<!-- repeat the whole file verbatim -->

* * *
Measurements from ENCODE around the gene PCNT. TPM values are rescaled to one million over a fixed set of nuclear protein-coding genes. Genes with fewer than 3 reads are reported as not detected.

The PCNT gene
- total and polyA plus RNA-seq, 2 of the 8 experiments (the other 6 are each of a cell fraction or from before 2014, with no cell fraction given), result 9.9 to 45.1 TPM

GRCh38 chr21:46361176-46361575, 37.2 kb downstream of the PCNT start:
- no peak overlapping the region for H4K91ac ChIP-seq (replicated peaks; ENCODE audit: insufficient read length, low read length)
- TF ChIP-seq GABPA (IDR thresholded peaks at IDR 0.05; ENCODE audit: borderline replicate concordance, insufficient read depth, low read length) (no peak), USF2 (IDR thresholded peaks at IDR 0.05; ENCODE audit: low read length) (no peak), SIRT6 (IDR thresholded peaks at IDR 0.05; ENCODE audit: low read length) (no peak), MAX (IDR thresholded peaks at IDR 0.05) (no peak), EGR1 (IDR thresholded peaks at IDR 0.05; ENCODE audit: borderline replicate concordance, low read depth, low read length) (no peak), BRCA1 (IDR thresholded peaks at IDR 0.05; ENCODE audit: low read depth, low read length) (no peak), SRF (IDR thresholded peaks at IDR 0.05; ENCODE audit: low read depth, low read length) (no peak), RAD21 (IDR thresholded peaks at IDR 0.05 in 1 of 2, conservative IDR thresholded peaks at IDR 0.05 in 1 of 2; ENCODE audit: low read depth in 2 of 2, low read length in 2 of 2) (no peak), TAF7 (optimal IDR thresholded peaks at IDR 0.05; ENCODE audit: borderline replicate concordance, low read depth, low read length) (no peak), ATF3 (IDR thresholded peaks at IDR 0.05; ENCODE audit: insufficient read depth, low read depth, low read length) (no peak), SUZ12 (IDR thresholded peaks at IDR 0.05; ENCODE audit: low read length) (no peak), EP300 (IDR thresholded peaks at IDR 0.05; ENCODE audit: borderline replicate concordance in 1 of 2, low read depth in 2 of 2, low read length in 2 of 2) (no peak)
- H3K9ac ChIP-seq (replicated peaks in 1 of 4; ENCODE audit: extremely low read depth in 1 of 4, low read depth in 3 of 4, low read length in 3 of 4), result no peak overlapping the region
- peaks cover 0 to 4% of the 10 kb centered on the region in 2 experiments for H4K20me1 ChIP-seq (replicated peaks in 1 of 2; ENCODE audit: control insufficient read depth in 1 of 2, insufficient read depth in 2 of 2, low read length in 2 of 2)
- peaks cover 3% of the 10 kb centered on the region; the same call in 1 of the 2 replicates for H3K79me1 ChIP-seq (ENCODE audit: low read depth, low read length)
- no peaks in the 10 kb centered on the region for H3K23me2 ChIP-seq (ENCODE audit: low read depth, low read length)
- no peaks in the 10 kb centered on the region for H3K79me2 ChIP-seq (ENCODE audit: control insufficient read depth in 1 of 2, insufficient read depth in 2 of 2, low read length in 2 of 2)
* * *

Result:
Measurements from ENCODE around the gene PCNT. TPM values are rescaled to one million over a fixed set of nuclear protein-coding genes. Genes with fewer than 3 reads are reported as not detected.

The PCNT gene
- total and polyA plus RNA-seq, 2 of the 8 experiments (the other 6 are each of a cell fraction or from before 2014, with no cell fraction given), result 9.9 to 45.1 TPM

GRCh38 chr21:46361176-46361575, 37.2 kb downstream of the PCNT start:
- no peak overlapping the region for H4K91ac ChIP-seq (replicated peaks; ENCODE audit: insufficient read length, low read length)
- TF ChIP-seq GABPA (IDR thresholded peaks at IDR 0.05; ENCODE audit: borderline replicate concordance, insufficient read depth, low read length) (no peak), USF2 (IDR thresholded peaks at IDR 0.05; ENCODE audit: low read length) (no peak), SIRT6 (IDR thresholded peaks at IDR 0.05; ENCODE audit: low read length) (no peak), MAX (IDR thresholded peaks at IDR 0.05) (no peak), EGR1 (IDR thresholded peaks at IDR 0.05; ENCODE audit: borderline replicate concordance, low read depth, low read length) (no peak), BRCA1 (IDR thresholded peaks at IDR 0.05; ENCODE audit: low read depth, low read length) (no peak), SRF (IDR thresholded peaks at IDR 0.05; ENCODE audit: low read depth, low read length) (no peak), RAD21 (IDR thresholded peaks at IDR 0.05 in 1 of 2, conservative IDR thresholded peaks at IDR 0.05 in 1 of 2; ENCODE audit: low read depth in 2 of 2, low read length in 2 of 2) (no peak), TAF7 (optimal IDR thresholded peaks at IDR 0.05; ENCODE audit: borderline replicate concordance, low read depth, low read length) (no peak), ATF3 (IDR thresholded peaks at IDR 0.05; ENCODE audit: insufficient read depth, low read depth, low read length) (no peak), SUZ12 (IDR thresholded peaks at IDR 0.05; ENCODE audit: low read length) (no peak), EP300 (IDR thresholded peaks at IDR 0.05; ENCODE audit: borderline replicate concordance in 1 of 2, low read depth in 2 of 2, low read length in 2 of 2) (no peak)
- H3K9ac ChIP-seq (replicated peaks in 1 of 4; ENCODE audit: extremely low read depth in 1 of 4, low read depth in 3 of 4, low read length in 3 of 4), result no peak overlapping the region
- peaks cover 0 to 4% of the 10 kb centered on the region in 2 experiments for H4K20me1 ChIP-seq (replicated peaks in 1 of 2; ENCODE audit: control insufficient read depth in 1 of 2, insufficient read depth in 2 of 2, low read length in 2 of 2)
- peaks cover 3% of the 10 kb centered on the region; the same call in 1 of the 2 replicates for H3K79me1 ChIP-seq (ENCODE audit: low read depth, low read length)
- no peaks in the 10 kb centered on the region for H3K23me2 ChIP-seq (ENCODE audit: low read depth, low read length)
- no peaks in the 10 kb centered on the region for H3K79me2 ChIP-seq (ENCODE audit: control insufficient read depth in 1 of 2, insufficient read depth in 2 of 2, low read length in 2 of 2)